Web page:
This is one of my all-time favorite things seen on Facebook:
The students who helped raise the most money for Sophie’s school got a limo ride to a pizza lunch party with the principal today. My favorite part of the conversation in the limo went like this:
3rd Grader: I have a girlfriend, and I’m marrying her on Halloween.
1st Grader: I can’t think about that right now.
Kindergtartner: I have a boyfriend and a girlfriend.
At the Butterfly Pavilion, a class of first graders has just studied the Madagascar Hissing Cockroach and determined through observation that the female is larger than the male.
Teacher: Can anyone think of why the female is bigger?
Student: Because the female is the boy and boys are bigger.
Also, clearly the place is called the Butterfly Pavilion because if they called it the Cockroach, Scorpion, and Tarantula Pavilion That Also Has Butterflies nobody would ever volunteer to chaperone that trip.
Someone in Sophie’s class wrote this and it came home with Sophie by mistake. Here it is, with spelling corrected but otherwise unaltered:
Dad said we have a new baby and she’s coming home today. I got out my doll and bat and all my favorite games to show to the baby. I found my favorite picture book. I read it out loud to the baby. But the baby didn’t pay any attention to me.
That honestly may be the greatest story I’ve ever read.
A girl sitting near us recently challenged her family with some arithmetic problems. Here’s one she tried:
Girl: What’s 9,000 plus 1,000?
Boy: A million.
Boy: Nine thousand plus one thousand is ten thousand.
Boy: That’s also called a million.
Dad: Oh, right.
This sounds mediocre, but is in fact just excellent. Adam Ladd showed his daughter some well-known logos (Pepsi, McDonald’s, Starbucks, Nike) and recorded her description of them. Any kindergartner would probably give similar responses, and that’s precisely what’s interesting here.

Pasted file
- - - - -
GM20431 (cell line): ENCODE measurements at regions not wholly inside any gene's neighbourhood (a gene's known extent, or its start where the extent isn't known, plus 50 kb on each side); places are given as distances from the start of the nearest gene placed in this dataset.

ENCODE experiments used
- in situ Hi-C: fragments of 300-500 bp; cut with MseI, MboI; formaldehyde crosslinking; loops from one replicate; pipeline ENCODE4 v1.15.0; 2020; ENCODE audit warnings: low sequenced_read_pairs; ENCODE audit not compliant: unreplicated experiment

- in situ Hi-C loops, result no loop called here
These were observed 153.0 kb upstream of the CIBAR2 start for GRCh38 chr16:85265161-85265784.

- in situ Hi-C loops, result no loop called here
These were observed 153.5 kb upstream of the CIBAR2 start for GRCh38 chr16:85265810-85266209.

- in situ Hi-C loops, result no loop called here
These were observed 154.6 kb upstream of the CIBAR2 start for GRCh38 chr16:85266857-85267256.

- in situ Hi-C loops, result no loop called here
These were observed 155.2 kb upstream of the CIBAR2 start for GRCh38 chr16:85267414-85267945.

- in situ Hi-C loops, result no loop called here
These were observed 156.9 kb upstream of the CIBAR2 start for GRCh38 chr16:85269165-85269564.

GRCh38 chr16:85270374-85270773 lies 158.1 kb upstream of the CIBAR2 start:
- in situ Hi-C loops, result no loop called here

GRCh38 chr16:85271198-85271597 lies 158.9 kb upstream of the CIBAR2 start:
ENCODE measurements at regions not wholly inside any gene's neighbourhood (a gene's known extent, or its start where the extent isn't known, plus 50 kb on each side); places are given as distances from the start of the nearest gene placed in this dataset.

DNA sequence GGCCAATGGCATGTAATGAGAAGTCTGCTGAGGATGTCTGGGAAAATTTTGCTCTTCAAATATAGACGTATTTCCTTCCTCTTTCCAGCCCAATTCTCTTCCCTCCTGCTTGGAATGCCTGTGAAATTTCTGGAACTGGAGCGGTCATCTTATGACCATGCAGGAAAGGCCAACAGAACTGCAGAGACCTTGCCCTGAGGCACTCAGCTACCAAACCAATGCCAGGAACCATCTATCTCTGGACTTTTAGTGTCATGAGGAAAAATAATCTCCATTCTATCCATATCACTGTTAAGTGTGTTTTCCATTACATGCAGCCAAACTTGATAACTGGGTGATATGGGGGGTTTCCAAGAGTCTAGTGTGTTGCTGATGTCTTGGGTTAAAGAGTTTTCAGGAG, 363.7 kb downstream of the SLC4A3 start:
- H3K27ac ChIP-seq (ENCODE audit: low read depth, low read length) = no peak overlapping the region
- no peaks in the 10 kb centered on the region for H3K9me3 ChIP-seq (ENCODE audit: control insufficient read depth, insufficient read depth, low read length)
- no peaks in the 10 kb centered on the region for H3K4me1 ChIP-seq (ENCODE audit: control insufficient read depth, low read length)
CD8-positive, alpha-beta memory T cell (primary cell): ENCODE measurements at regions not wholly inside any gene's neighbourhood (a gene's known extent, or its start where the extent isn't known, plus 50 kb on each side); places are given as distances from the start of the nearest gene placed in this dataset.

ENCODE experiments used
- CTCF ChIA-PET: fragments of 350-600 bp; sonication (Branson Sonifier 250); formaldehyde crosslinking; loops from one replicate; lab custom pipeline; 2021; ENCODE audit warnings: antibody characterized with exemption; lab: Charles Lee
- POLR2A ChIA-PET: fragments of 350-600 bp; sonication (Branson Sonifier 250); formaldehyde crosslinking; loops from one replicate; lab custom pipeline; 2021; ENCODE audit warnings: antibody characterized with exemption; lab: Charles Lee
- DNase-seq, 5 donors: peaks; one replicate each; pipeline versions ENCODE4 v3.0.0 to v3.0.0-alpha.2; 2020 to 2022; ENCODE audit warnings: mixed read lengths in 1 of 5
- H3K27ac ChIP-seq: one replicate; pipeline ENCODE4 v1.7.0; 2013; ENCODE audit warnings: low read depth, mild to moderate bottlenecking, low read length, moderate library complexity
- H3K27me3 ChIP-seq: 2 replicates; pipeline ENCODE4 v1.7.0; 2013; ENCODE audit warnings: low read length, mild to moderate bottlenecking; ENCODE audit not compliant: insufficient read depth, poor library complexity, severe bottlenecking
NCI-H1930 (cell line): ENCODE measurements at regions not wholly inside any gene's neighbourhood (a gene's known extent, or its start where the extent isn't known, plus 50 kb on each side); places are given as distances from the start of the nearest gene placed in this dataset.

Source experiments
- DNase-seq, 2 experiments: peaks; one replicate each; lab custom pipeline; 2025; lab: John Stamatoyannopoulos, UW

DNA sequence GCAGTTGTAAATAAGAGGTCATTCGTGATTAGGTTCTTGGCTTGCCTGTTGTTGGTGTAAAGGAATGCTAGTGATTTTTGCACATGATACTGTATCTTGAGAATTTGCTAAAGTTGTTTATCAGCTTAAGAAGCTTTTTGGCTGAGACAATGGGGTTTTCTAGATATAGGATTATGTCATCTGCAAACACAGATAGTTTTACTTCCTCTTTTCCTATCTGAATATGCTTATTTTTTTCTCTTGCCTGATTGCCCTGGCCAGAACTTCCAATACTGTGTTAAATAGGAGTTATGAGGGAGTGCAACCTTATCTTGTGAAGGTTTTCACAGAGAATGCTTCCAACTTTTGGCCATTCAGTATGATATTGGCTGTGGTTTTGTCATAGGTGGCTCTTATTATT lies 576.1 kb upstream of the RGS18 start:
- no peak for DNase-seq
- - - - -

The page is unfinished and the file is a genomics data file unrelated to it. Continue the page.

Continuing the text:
Some she can name on sight (“that is the Disney”), some she recognizes but can’t name (“that is the coffee logo”), and others just get cute descriptions (“outside space — it looks like a shooting star with a planet”).
As much as adults protest that advertising must be a waste of money because nobody wants to read it, this sure suggests branding works.
At the grocery store:
Dude, you should go out with her. You’re the only person I know who doesn’t want to punch her in the face.
From an online discussion pertaining to today’s middle school geometry homework:
I can’t seem to draw anything that ends in “agon”
I assume that means the assorted “angle” and “ircle” shapes proved easier.
As a second grade class filed into the cafeteria at Sophie’s school, I heard the tail end of this conversation:
Kid: See? I told you I could prove I don’t like you!
I’m glad they’re teaching the scientific method!
While we were visiting Sam’s relative in the hospital a technician ran a routine test on her heart. With some electrical leads attached to what was essentially a large laptop, he uttered the most extraordinary thing I’ve ever heard:
This may feel strange. I’m going to increase your heart rate just for a second.
We apparently live in a world where that is a routine thing to say.